"Nine twenty, and some change;" Chap said.


"Which bank did he use?" Helen asked.


"I have no idea. Like I said, he was very private about his money" And in one respect, Chap was telling the truth. Trevor had wired the $900,000 from the Bahamas to Bermuda, and from there the trail had disappeared. The money was now hidden in a bank somewhere, in a numbered account accessible only by Trevor Carson. They knew he was headed for Grand Cayman, but the bankers there were famous for their secrecy. Two days of intense digging had revealed nothing. The man who shot him took his wallet and room key, and while the police were inspecting the crime scene the gunman searched the hotel room. There was about $8000 in cash hidden in a drawer, and nothing else of any significance. Not a clue as to where Trevor had parked his money.


It was the collective wisdom at Langley that Trevor, for some reason, suspected he was being followed closely. The bulk of the cash was missing, though he could have deposited it in a bank in Bermuda. His hotel room had been secured without a reservation-he simply walked in from the street and paid cash for one night.


A person on the run, chasing $900,000 from one island to the next, would have, somewhere on his body or in his effects, evidence of banking activities. Trevor had none.


While Aunt Helen riffled through what would surely be the only cash they'd net from the estate, Wes thought about the fortune lost somewhere in the Caribbean.


"What do we do now?" Trevor's mother asked.


Chap shrugged and said, "I guess you need to bury him.


"Can you help us?"


"That's not really something I do. I-"


"Should we take him back to Scranton?" Helen asked.


"That's up to you."


"How much would that cost?" Helen asked.


"I have no idea. I've never had to do anything like this...


"But all his friends are here;" his mother said, touching her eyes with a tissue.


"He left Scranton a long time ago," Helen said, her eyes cutting in all directions, as if there was a long story behind Trevor's leaving Scranton. No doubt, thought Chap. ,


"I'm sure his friends here will want a memorial service;" Mrs. Carson said.


"Actually, one is already planned," Chap said.


"It is!" she said, thrilled.


"Yes, it's tomorrow at four o'clock."


"Where?"


"A place called Pete's, just down the street a few blocks."


"Pete's?" Helen said.


"It's, well, it's sort of a restaurant."


"A restaurant. What about a church?"


"I don't think he went."


"He did when he was a boy;" his mother said in defense.


In memory of Trevor, the five o'clock happy hour would begin at four, and run until midnight. Fiftycent longnecks,Trevor's favorite.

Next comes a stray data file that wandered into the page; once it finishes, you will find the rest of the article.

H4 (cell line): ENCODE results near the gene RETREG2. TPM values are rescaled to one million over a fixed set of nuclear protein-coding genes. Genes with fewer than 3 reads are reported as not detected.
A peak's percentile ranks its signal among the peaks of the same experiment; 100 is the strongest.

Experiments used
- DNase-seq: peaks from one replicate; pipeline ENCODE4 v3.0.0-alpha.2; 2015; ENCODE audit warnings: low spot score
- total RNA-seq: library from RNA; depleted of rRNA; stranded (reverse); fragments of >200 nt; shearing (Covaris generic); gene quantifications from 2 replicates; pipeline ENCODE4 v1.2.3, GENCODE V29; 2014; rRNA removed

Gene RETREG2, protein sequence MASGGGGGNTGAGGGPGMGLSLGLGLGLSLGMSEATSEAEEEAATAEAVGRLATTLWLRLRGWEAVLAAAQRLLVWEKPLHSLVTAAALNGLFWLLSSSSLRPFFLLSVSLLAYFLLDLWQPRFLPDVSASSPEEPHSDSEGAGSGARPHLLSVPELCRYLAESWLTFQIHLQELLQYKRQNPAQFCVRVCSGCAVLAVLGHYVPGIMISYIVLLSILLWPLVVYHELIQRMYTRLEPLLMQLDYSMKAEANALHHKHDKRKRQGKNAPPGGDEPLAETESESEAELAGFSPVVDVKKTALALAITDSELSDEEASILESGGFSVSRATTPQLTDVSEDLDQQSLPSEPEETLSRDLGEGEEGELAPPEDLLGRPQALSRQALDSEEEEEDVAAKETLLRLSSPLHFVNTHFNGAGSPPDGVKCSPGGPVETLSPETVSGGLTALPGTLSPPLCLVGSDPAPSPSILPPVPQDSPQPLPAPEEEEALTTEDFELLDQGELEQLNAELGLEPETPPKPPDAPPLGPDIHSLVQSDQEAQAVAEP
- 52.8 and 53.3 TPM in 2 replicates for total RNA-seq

"Should we go?" asked Helen, sensing trouble.


"I wouldn't think so."


"Why not?" asked Mrs. Carson.


"It could be a rough crowd.A bunch of lawyers and judges, you know the scene." He frowned at Helen, and she got the message.


They asked about funeral parlors and cemetery lots, and Chap felt himself getting dragged deeper and deeper into their problems. The CIA killed Trevor.Was it expected to send him off with a proper burial?


Klockner thought not.


After the ladies left, Wes and Chap finished the removal of the cameras, wires, mikes, and phone taps. They tidied up the place, and when they locked the doors for the last time Trevor's office had never been so orderly.


Half of Klockner's team had already left town. The other half monitored Wilson Argrow inside Trumble. And they waited.


When the forgers at Langley finished with Argrow's court file it fit in a cardboard box, and was flown to Jacksonville on a small jet along with three agents. It contained, among many other things, a fiftyone-page indictment handed down by a grand jury in Dade County, a correspondence file filled with letters from Argrow's defense lawyer and the US. Attorney's office, a thick file of motions and other pretrial maneuverings, research memos, a list of witnesses and summaries of their testimonies, a trial brief, jury analysis, an abstract of the trial, presentencing reports, and the final sentence itself. It was reasonably well organized, though not too neat to arouse suspicion. Copies were smudged, and pages -were missing, and staples were hanging off, little touches of reality carefully added by the good folks in Documents to create authenticity. Ninety percent of it would not be needed by Beech andYaxber, but its sheer heft made it impressive. Even the cardboard box had some age on it.